Friday, 3 October 2014

7QT: 7 Lessons Learned from Taking 55 Slum Kids for a Picnic

So my team and our Christian professionals group got together on Saturday to accomplish the exciting but somewhat scary mission of taking 55 kids from the slum for a picnic to a nearby garden. Most of the kids were from the tuition class I teach at, but some were just kids who live on the street where we teach who hang out with on Saturdays. (Funny aside, kids in India DRESS UP for picnics- they all came in their best clothes with heels and earrings and even lipstick! I guess it's quite the event for them.) This is what I learned:


Having a child to volunteer ratio of 4:1 is a very good idea. About 20 adults turned up to help. Dividing them up, about 4 kids to a volunteer an even better idea. Instead of 20 people herding a wild mob of 55 kids, each of the didis (big sisters) and bhaiyas (brothers) were holding the hands of their little mischief makers, which probably reduced the chaos a zillion fold. Plus we had enough extra adults for food distributors, emergency bathroom break guides, and law enforcement officers.


Forbidding 55 kids from dipping their feet in the VERY tempting stream was a BAD idea. It's like dangling candy in front of them and then repeating "No candy! No candy for you!" But, once the rule was made... consistency and discipline demanded that it be followed.


Kids can think of very creative ways around rules they don't like. The footballs they were playing with very conveniently kept falling into the stream. "Oh no" they helplessly gestured to me, "I guess I'll make the supreme sacrifice of jumping in the water and getting it out." I didn't think so. I started confiscating the ball.

Next I see kids with little plastic cups, practically inside the stream. "No, Miss, we're not playing in the water... We're just catching fish!" Later there was some 'miscommunication' and a couple of the more rowdy ones landed up in the stream (when I wasn't around of course)... with no clothes on except their underwear. Yeah.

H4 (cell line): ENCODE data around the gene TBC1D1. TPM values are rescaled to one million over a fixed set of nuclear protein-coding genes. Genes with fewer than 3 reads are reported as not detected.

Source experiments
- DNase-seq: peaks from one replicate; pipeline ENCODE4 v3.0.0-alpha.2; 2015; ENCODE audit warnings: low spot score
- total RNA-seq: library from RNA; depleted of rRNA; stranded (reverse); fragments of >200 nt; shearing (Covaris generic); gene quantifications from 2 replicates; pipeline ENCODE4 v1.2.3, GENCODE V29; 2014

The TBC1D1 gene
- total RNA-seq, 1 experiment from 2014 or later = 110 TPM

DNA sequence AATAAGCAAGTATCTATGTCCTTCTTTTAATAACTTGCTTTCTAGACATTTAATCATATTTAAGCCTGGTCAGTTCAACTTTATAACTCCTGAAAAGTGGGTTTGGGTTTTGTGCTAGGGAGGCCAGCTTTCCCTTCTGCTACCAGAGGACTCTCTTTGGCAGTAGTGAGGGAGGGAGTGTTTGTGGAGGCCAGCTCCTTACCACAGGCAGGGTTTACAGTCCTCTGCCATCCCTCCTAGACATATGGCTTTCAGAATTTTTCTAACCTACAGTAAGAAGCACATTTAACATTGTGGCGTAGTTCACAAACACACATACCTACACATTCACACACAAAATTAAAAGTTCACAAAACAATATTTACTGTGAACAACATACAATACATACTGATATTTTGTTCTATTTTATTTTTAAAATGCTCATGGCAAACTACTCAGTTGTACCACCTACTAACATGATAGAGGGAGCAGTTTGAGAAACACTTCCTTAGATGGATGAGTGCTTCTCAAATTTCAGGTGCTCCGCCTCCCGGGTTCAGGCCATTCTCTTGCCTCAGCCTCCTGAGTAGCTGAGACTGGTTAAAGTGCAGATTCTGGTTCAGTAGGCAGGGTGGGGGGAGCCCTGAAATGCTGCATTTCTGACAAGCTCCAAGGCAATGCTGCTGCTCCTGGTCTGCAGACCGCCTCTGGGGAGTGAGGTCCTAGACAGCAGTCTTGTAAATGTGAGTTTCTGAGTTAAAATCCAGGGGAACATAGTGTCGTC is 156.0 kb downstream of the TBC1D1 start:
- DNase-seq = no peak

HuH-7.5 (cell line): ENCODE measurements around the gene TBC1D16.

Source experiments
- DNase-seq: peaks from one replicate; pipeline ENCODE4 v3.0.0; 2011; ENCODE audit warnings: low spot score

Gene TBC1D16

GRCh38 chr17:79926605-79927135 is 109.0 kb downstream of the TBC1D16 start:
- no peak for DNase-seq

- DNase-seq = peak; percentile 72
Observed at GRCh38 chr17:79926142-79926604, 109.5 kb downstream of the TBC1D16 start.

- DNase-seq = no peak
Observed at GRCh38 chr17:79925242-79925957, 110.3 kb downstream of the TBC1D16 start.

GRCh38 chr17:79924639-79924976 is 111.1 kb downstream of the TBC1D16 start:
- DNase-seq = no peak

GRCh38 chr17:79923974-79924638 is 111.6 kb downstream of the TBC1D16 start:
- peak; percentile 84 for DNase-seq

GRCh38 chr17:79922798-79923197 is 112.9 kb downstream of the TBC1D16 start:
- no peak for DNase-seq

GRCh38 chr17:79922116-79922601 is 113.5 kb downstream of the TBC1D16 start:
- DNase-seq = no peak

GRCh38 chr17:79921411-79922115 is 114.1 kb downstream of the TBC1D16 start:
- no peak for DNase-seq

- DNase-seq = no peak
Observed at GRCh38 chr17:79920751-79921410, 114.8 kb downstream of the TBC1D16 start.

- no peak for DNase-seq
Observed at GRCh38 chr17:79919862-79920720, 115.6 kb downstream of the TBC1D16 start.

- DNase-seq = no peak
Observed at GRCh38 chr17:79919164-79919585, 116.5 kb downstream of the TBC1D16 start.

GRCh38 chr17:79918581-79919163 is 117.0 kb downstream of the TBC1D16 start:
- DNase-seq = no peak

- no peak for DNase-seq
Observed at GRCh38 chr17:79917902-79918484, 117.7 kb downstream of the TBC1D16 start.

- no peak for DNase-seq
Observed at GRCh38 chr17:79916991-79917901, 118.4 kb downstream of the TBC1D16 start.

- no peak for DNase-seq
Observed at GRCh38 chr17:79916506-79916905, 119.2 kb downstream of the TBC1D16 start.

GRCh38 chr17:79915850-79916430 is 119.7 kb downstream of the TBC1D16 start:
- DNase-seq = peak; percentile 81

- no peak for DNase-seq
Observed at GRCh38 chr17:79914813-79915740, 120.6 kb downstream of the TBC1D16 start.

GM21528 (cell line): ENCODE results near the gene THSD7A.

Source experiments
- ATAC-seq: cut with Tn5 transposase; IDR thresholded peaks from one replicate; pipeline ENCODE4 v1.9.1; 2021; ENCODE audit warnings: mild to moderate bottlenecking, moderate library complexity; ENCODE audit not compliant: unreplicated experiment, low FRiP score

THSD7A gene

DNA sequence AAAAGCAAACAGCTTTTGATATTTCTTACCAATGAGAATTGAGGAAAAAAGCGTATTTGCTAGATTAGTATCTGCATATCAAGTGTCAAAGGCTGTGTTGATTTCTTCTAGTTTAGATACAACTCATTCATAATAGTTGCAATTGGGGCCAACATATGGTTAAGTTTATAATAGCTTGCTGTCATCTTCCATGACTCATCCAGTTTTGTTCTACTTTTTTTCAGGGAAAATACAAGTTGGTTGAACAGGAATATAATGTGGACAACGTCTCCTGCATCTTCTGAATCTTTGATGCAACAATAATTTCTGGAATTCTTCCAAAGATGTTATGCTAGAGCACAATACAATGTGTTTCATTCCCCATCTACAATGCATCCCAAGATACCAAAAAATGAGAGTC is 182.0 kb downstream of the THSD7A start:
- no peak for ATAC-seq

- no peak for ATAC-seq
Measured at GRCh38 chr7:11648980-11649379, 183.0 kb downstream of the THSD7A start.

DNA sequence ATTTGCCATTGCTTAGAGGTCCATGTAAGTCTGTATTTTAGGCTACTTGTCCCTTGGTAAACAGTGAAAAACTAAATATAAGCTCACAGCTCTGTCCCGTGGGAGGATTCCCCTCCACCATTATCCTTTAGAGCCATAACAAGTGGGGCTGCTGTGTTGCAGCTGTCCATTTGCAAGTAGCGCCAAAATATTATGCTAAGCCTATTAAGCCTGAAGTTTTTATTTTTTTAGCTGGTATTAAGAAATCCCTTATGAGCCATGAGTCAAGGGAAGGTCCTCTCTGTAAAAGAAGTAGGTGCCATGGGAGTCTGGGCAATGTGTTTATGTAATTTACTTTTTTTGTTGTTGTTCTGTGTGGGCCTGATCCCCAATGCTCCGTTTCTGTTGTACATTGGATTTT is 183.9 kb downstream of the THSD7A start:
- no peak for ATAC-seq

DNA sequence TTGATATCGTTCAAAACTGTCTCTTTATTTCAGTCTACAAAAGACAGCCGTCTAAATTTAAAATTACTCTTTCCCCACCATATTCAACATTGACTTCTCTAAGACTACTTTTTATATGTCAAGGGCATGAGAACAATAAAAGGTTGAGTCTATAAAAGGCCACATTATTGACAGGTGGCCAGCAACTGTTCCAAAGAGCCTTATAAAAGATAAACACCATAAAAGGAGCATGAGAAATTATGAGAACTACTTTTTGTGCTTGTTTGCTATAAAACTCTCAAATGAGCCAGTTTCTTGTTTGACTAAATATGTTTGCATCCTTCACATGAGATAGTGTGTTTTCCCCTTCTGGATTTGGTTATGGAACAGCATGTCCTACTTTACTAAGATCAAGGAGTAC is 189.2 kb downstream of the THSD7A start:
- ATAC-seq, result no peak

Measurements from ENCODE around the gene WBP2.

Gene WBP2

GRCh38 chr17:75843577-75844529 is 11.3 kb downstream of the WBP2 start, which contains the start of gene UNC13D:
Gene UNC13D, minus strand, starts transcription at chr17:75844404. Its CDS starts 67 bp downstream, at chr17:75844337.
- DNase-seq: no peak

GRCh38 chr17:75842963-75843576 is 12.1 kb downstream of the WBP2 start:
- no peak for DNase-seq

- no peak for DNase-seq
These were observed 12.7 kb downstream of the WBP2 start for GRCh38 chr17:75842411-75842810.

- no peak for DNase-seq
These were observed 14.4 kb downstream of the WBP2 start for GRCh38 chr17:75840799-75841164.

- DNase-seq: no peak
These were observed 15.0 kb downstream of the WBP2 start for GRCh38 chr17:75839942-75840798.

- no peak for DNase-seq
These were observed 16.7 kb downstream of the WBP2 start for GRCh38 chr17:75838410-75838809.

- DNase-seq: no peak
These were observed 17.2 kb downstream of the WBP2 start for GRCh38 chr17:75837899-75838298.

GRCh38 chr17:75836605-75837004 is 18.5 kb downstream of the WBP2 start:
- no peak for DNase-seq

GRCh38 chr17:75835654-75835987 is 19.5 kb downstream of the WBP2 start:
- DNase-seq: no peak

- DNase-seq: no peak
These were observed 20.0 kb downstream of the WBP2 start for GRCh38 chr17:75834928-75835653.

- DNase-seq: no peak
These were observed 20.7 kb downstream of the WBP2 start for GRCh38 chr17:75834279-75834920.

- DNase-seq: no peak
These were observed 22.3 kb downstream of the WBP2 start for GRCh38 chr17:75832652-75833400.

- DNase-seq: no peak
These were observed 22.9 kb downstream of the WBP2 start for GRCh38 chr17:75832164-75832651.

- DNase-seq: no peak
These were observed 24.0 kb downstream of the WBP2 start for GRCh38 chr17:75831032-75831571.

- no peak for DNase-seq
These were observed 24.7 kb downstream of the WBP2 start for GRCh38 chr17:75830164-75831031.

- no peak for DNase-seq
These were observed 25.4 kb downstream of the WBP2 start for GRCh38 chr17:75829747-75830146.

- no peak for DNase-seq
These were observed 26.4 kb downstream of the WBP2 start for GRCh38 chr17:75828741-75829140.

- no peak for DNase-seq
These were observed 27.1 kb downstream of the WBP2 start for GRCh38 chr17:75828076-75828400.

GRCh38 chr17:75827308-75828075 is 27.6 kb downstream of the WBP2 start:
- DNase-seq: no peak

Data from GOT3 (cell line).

A little Hindi goes a long way when it comes to controlling children. I had a few handy phrases which worked wonderfully. "What did I say?" was the top used line, "Don't fight", "If you don't listen, I'm taking you straight home." "Come here", "Do NOT throw trash on the ground!" Actually, hanging out with kids is a great way to learn the basics of a language... it's very simple sentence structures, and there's usually a sense of urgency. Sometimes you just NEED to know how to scream "DO NOT DO THAT!" in another language.


A mixture of not feeling well, kids not obeying rules, and the need to control the chaos turns me into Dragon Lady.
I played the Bad Cop and all the other volunteers played Good Cop. I sat by the stream and scared kids away, while the others volunteers laughed and played and ran around with the kids. Hmm, who sounds like they chose the better part?

When I say Dragon Lady, this is what I mean. Yikes.


Kids don't hold a grudge. Even though I played the role of Foiler of Fun Plans, they still seemed to be happy to be with me. I think in India, the 'Discipliner' is a recognized and not unduly resented role, as long as one is not unfair or mean.


Picnics are fun! Even though I think Don Bosco was probably a little disappointed in me (he believed in the preventive method of discipline, not the repressive system , by using 'reason, religion and loving kindness' with children), I think the picnic was a blessing for the kids, and for us. We got to hang out, outside of the little classroom in the dirty slum. We got to be surrounded by God's beautiful creation. And we got to hold hands, push swings, and listen to them chatter about everything.

Plus there's always next time.

More QT at Jen's.

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